Thank you for reading this post; to catch all my posts and be notified as new ones come up please follow me on WordPress. You can also see me on www.redheartbluelife.wordpress.com where I am celebrating #Canada150 with a daily post of an event celebrating our sesquicentennial in Canada.

I can be found Twitter @robertdekker, @rdmediaottawa and on Facebook at http://tiny.cc/n5l97. I can be reached at rdmedia@bell.net.

Happy Cannabis Day

Pot FlagThe Trudeau Liberals checked off another box today from their 2015 election promises. Legislation was introduced to legalize the use of recreational marijuana.

In this bill, Trudeau is sitting pretty atop the pyramid of responsibility, he has the least to lose and the least to pay for an issue that in the Provincial Elections of 2011 and 2014 was not raised. Even during my short time campaigning municipally in 2010, this was not an election concern. In the federal campaigns of 2011 and 2015, I don’t recall legal marijuana being listed as a top concern in Ottawa Centre and other ridings, whether it was in Toronto or Ottawa that I helped a candidate in.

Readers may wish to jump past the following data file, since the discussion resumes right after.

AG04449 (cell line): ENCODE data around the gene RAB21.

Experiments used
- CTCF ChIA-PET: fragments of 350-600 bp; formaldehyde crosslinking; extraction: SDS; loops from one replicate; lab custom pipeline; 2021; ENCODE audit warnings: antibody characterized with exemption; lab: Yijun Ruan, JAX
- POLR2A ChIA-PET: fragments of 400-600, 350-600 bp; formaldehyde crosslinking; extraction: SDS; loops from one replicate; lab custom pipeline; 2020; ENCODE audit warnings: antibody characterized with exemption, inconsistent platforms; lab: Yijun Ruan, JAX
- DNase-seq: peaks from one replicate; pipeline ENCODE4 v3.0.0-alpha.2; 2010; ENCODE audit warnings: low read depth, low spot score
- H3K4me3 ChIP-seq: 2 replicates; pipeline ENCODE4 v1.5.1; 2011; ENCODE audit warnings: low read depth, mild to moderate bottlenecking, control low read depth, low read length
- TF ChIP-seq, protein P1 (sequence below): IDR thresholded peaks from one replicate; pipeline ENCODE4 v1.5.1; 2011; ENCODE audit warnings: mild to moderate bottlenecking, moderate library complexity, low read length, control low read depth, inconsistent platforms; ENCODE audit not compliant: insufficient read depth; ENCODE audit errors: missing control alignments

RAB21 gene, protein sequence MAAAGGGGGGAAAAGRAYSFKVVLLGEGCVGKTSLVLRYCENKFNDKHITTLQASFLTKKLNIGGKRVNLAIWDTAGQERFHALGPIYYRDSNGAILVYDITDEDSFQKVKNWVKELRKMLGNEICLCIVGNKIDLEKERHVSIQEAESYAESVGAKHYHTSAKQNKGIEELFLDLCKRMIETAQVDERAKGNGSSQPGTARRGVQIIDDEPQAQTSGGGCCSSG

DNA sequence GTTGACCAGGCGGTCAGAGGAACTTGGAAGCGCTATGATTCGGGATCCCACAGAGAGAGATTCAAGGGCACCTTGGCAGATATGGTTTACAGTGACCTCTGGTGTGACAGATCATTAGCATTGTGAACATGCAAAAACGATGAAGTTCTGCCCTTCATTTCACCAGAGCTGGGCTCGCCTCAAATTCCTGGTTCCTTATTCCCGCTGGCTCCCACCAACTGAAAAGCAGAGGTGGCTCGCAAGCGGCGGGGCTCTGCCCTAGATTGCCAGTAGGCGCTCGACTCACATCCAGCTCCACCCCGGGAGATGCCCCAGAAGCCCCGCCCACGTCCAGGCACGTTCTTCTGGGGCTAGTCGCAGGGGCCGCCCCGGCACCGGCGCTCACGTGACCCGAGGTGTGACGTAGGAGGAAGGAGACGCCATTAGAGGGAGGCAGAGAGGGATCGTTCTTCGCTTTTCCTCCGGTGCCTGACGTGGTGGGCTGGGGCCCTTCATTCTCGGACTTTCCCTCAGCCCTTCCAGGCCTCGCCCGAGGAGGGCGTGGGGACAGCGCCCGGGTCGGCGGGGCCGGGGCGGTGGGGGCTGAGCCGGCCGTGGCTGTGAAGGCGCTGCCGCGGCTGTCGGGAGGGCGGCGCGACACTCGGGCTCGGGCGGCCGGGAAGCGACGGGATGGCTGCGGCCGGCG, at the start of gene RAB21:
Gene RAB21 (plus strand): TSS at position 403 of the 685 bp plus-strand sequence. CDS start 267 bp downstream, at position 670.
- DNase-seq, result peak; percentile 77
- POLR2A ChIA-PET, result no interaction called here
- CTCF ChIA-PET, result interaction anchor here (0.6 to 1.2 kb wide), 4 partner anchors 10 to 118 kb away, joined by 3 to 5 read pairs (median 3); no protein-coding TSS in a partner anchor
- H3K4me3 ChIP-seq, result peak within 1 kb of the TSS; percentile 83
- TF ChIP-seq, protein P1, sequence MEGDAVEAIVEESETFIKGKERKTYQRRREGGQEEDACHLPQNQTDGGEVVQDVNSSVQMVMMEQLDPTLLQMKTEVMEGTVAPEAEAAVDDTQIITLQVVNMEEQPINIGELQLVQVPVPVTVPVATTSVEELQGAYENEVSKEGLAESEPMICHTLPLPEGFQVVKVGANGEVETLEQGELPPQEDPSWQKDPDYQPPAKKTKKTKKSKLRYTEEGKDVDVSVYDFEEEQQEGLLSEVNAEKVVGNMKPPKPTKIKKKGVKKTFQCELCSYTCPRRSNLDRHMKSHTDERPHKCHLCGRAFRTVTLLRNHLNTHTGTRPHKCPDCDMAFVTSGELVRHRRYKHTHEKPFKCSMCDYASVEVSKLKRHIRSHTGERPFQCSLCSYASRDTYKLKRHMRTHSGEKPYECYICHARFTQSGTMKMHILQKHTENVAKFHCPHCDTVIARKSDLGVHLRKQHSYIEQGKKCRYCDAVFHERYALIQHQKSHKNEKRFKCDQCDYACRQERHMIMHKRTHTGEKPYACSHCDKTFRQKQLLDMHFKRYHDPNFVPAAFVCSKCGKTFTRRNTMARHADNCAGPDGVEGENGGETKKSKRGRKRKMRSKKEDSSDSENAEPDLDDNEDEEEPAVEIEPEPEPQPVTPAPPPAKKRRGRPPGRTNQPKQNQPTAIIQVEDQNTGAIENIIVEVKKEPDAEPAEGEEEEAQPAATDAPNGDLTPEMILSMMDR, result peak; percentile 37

While the Liberals have the greatest to gain and the least to lose it’s the two lower tiers that will have to work the hardest to make the legislation work. This is legislation that as far as I can tell was not top of the page in Queens Park, Ottawa or Toronto City Hall or any other provincial legislature. As the responsibility drops, there’s more to lose. The cost of enforcement falls to municipal and provincial police forces; the provincial justice system has to try the cases. Distribution will flow through individual provincial manners much like alcohol and with different provincial policies for health and healthcare it just gets messier.

If the federal government really wanted to take control of legal pot – they could do it all alone using federal institutions that are currently in place. Let’s leave the Provinces and Municipalities out of it. It’s not unrealistic to think that the federal government could do this all on their own, with few exceptions.

Growth and production regulations for of cannabis and cannabis products would fall under the Health Canada, while the Canadian Food Inspection Agency would team up with Agriculture Canada to regulate the growth, collection and inspection of the efficacy and safety of the product going out to Canadians. Health Canada would be responsible for education on the use of pot and the awareness of its use’s effects.